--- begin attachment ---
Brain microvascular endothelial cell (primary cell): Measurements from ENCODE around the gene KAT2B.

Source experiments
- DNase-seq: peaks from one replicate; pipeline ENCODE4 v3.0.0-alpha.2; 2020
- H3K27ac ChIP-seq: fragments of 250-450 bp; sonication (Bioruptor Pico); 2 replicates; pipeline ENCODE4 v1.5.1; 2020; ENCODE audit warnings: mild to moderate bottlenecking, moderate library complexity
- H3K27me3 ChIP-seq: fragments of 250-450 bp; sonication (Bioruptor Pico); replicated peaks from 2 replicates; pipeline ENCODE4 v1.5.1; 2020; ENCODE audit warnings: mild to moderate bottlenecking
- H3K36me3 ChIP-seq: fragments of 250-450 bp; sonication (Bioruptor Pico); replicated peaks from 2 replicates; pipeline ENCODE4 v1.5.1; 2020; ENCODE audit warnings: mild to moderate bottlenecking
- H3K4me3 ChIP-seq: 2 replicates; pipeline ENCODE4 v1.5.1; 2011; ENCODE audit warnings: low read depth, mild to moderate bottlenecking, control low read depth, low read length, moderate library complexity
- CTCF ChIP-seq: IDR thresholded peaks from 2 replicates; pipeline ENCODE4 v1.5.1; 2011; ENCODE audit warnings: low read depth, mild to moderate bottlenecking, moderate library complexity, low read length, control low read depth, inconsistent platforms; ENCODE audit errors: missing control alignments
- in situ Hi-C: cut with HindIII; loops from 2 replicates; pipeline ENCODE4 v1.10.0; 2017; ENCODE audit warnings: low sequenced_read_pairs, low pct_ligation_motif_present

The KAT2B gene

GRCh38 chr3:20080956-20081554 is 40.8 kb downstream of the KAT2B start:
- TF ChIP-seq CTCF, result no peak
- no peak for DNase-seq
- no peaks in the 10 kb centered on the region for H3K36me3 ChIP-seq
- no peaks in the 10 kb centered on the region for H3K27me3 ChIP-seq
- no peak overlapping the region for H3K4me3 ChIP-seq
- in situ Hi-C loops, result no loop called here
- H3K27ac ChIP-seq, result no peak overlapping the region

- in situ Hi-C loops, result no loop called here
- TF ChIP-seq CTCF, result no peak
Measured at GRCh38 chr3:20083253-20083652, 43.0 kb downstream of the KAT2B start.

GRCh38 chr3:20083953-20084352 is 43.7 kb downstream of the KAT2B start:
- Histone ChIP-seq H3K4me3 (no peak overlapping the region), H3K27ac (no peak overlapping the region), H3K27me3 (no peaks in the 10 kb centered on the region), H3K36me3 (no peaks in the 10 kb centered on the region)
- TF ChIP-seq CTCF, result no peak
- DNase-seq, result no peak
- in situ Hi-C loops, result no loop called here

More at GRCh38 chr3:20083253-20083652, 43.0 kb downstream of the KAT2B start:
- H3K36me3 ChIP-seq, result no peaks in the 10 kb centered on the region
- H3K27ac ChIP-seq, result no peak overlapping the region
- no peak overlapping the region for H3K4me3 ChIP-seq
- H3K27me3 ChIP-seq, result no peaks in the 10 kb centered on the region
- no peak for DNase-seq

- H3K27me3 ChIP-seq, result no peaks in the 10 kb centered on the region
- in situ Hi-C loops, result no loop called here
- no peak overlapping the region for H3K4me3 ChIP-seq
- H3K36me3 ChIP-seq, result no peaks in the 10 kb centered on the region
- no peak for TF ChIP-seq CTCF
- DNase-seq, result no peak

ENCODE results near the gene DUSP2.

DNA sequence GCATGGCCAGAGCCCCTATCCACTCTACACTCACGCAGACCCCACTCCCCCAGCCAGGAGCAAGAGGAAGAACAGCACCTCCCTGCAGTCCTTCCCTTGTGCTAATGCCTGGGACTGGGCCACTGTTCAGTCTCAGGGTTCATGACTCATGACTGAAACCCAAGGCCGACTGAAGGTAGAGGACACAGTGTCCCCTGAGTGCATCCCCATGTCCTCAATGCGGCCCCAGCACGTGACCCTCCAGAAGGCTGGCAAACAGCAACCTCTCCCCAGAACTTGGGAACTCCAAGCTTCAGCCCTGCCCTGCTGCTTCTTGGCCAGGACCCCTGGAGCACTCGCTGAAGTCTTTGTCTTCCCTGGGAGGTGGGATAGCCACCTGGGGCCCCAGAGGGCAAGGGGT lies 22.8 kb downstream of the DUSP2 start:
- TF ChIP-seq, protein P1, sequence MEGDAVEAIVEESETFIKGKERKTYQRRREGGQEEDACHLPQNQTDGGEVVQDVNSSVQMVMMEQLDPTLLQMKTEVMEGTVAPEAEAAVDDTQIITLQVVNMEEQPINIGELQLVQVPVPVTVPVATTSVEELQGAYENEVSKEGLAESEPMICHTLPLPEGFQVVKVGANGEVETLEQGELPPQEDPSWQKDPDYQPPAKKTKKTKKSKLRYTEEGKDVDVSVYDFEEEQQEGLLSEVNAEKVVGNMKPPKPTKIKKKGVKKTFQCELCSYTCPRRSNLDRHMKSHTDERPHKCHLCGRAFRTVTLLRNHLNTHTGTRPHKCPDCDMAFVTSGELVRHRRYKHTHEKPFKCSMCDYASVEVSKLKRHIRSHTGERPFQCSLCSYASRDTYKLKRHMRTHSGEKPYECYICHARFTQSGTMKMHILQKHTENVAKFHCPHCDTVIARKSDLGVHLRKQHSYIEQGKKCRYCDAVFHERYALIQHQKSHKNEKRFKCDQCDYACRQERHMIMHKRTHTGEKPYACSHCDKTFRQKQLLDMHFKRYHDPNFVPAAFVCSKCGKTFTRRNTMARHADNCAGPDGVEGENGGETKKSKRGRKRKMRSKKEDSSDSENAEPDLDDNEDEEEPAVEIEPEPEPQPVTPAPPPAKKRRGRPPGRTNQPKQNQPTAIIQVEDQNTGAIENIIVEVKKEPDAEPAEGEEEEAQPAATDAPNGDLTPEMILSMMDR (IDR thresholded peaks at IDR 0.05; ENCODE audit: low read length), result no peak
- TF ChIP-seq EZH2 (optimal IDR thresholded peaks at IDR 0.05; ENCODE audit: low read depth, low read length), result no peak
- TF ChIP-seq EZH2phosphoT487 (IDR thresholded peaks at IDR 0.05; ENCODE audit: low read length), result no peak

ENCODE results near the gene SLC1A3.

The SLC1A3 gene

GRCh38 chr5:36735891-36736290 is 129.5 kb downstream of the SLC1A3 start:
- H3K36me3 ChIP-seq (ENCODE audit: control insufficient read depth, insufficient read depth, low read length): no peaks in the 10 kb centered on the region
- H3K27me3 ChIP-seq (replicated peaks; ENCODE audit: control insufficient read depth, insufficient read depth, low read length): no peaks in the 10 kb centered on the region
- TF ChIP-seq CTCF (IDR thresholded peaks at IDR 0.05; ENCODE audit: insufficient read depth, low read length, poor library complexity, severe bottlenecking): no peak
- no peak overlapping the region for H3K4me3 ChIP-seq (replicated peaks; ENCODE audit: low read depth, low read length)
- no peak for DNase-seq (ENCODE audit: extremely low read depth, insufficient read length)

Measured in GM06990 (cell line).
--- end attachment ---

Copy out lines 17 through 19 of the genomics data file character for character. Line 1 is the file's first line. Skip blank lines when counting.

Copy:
- in situ Hi-C loops, result no loop called here
- H3K27ac ChIP-seq, result no peak overlapping the region

- in situ Hi-C loops, result no loop called here